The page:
Delayed monsoon rains highlight fragility of the water supply in the deeply agrarian South Asian country.
As a child, Fagu Besra swam in gurgling streams and drank “sweet and cold water” from the wells in his village of Pundi in eastern India. Today, none is left.
As in so many parts of coal-rich Ramgarh district in Jharkhand state, mining of the polluting fossil fuel has sucked much of the water from once-plentiful sources.
“Water never dried up in our streams and canals even in the summer months. Our wells had water even though they were just 10 feet [3 metres] deep,” Besra, 50, told the Thomson Reuters Foundation by phone.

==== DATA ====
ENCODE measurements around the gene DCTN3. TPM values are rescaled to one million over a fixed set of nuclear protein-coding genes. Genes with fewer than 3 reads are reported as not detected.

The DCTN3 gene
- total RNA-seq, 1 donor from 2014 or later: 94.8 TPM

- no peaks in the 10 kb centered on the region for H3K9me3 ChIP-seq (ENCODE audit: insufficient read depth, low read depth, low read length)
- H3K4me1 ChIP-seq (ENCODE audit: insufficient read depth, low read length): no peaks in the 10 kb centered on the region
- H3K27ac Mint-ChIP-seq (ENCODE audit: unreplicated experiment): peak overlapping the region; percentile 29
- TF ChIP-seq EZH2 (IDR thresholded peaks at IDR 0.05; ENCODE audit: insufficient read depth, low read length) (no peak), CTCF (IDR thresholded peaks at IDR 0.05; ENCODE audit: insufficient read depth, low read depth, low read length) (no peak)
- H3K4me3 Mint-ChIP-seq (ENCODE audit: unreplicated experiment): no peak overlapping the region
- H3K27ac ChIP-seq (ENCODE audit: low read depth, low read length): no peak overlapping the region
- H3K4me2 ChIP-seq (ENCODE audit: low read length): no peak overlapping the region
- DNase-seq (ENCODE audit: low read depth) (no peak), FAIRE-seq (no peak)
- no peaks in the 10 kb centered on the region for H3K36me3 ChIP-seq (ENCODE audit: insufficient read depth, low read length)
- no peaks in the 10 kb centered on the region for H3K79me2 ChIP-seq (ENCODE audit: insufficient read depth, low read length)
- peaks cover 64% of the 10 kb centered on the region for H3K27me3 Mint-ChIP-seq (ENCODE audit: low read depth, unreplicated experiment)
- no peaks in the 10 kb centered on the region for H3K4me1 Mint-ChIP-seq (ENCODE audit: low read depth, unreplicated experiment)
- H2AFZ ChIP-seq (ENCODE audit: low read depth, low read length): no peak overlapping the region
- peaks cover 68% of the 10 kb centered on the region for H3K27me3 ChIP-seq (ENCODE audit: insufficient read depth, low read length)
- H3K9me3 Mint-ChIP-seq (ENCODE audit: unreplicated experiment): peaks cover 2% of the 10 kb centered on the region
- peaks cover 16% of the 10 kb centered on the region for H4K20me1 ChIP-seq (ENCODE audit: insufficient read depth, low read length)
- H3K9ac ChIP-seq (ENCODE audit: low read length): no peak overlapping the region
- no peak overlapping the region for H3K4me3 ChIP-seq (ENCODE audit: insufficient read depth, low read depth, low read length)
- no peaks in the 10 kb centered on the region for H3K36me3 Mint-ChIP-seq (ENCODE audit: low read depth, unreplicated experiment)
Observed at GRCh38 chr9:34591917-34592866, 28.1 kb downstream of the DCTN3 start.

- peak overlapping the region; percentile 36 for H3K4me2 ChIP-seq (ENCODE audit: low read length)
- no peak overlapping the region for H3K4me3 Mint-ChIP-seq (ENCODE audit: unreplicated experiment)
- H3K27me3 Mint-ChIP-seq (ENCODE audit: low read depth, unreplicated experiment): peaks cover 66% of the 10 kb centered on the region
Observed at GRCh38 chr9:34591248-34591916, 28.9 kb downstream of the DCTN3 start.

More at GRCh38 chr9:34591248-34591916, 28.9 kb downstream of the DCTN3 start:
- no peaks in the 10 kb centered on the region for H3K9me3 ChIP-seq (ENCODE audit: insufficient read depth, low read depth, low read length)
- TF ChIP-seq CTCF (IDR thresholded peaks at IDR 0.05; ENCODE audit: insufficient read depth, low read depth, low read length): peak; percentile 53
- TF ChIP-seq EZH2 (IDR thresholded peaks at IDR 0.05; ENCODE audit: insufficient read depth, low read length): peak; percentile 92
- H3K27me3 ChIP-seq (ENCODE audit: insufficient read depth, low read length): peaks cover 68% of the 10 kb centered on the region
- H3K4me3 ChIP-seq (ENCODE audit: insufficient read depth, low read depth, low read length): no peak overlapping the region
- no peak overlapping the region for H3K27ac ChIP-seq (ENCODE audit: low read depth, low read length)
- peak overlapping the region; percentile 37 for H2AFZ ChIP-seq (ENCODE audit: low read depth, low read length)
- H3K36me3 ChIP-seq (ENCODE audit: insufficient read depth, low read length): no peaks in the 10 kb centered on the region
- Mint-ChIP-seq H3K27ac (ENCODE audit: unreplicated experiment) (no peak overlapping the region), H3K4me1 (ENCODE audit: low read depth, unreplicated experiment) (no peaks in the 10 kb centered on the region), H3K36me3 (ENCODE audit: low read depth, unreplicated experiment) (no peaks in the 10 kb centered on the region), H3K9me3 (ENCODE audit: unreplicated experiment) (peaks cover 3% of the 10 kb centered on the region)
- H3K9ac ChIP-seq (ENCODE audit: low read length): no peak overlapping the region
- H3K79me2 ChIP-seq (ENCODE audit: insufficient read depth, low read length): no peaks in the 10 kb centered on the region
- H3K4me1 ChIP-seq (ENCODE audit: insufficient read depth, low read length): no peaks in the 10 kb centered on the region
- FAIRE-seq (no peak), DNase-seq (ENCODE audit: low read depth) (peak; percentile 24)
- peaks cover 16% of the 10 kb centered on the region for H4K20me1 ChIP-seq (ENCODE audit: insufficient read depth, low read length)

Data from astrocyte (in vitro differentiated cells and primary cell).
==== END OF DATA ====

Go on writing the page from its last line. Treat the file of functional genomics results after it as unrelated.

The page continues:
“We now get water from borewells that are 700-800 feet [213-244 metres] deep,” added the political activist who runs a campaign against displacement of people by mining operations.
Himanshu Thakkar, of the nonprofit South Asia Network on Dams, Rivers and People, said when coal mines are dug, they fill up with groundwater, which then has to be pumped out.
“This has led to depletion of groundwater in all mining areas, in addition to pollution,” he said.
Loss of vegetation to make way for mines also hampers groundwater recharge, campaigners and researchers say.
As in countless other villages in India’s coal mining hubs, Pundi’s residents must dig deeper, tap nearby rivers or buy water shipped in by tankers to tackle worsening water scarcity.